Scene 2. The garden behind Page's house.

The timid Slender has come to pay court to Anne Page. So has the brisk Dr. Caius. Slender hears him and hides. In turn Caius, hearing. Fenton singing as he comes along, hides. Anne comes out and greets her lover, whilst Slender, and Caius peep out and dance with rage at hearing themselves ridiculed.

Scene 3. A room in Ford's House.

Mistress Ford and Falstaff enter. She has condoled with the knight for his sufferings, and he has no suspicions. Again Mistress Page knocks and tells them that Ford has learnt of yesterday's trick, and is coming to have vengeance on all concerned. Falstaff is in terror. Mistress Ford bethinks herself of a frock left by the fat wife of Brentford, her maid's aunt. They hustle Falstaff out to put it on, and a moment later Ford comes in, in a cold rage. He would search the other room. His wife forbids him, and stands before the door. His rage boils up, and just then the servants bring in the linen-basket. Thinking that the same trick is being tried again, he dashes at it and drags out the clothes; but no Falstaff is there.

Now Caius and the neighbour come in, and Ford, working himself into a frenzy, insists on entering the next room. Very well, says his wife, and calls to Mistress Pago to 'bring the poor old woman out.' Ford has forbidden the fat wife to come to the house, and as she totters out, he beats her.


Scene I. A room in Page's House.

Master and Mistress Ford, Master and Mistress - Page and Anne are together. Poor Ford, deceived again, begs his wife's forgiveness for his jealousy. He has been told of Falstaff's love-letter and of the women's plot to fool the knight. Now they are all in council to punish him thoroughly. Mistress Page recalls to them the legend of Herne the Hunter who, for slaying a stag by the holy oak in Windsor Park, was condemned to go hunting as a ghost for ever. Falstaff is to be told to come to the oak by night, disguised as Herne, and then a crowd of friends and children, in disguise, is to belabour him soundly. Mistress Page, in addition, has a little plot of her own for getting her way about her daughter's marriage. She intends that Anne shall marry Dr. Caius, and bids the girl dress as a red elf. (by which Caius will know her). After Mistress Page has gone out, her husband comes to Anne with his plot - that she shall be married to the man of his choice - Slender. She is to appear in the revels as a green elf, so that Slender can recognize her. Anne puts her spoke into the wheel by sending the costume of the red elf to Slender and that of tho green one to Caius - so that each of them will believe the other is herself. But Fenton shall be let into the secret, for he is to wed her, and no other.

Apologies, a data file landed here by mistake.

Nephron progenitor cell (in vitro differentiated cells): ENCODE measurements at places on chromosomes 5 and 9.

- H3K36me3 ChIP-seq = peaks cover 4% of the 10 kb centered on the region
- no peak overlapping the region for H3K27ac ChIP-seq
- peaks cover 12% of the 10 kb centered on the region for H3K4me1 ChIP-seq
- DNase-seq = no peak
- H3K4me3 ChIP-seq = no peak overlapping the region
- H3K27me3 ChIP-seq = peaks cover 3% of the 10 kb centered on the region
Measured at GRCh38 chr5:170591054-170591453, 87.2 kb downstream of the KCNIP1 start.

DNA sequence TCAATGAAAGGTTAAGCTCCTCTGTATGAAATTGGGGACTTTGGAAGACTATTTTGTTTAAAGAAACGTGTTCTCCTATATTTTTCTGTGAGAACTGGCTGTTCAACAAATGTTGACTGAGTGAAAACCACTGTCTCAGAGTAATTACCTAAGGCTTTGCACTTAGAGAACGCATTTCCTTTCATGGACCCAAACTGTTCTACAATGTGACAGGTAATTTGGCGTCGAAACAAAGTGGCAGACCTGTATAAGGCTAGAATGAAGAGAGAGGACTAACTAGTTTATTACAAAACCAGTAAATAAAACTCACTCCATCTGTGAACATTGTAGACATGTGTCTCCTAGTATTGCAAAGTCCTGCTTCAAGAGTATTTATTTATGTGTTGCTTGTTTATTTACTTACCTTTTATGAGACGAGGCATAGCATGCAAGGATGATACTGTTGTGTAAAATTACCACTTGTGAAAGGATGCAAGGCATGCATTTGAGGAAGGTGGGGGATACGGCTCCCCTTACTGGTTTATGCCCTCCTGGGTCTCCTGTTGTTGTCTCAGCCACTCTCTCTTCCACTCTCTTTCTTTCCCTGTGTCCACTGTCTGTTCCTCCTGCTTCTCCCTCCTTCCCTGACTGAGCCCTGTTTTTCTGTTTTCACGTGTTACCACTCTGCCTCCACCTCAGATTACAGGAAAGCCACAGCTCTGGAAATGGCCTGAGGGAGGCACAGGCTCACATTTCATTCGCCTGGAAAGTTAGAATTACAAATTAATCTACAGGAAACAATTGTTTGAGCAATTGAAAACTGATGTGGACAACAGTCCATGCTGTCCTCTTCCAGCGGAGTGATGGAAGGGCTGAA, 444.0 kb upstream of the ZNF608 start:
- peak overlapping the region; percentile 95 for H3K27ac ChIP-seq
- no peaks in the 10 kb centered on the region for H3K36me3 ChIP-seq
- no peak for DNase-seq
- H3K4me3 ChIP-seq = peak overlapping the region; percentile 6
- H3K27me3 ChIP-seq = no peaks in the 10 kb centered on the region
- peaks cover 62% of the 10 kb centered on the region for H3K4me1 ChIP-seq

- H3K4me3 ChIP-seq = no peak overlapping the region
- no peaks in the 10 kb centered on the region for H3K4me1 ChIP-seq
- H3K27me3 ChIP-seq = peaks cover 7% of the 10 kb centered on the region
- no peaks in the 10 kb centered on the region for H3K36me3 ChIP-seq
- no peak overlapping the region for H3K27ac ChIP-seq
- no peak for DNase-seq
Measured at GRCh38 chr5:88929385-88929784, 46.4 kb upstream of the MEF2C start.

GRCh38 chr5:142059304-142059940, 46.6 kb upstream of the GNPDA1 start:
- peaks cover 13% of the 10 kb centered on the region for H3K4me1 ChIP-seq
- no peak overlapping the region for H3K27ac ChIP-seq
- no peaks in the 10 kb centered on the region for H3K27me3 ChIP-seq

Scene 2. Herne's Oak.

Falstaff, disguised as Herne, comes on; Mistress Ford and Mistress Page greet him affectionately, to his great delight. But soon there is an outcry, and the revellers, disguised as elves and ghosts, appear, with Anne as Titania. Falstaff is found and dragged forward. He falls down before Page, whilst other revellers, disguised as gnats, wasps, flies, and so on, with silver darts, come and dance round poor Falstaff.

Caius and Slender, as green and red elves, enter from opposite sides. They mistake* each other for Anne, and embrace, whilst Falstaff roars for mercy. Disguises are thrown off, and the knight sees how he has been tricked. The two wives insist that their lords must grant the young lovers their blessing, and all ends in merriment.

2LO London

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This data is drawn from the Radio Times magazine between 1923 and 2009. It shows what was scheduled to be broadcast, meaning it was subject to change and may not be accurate. More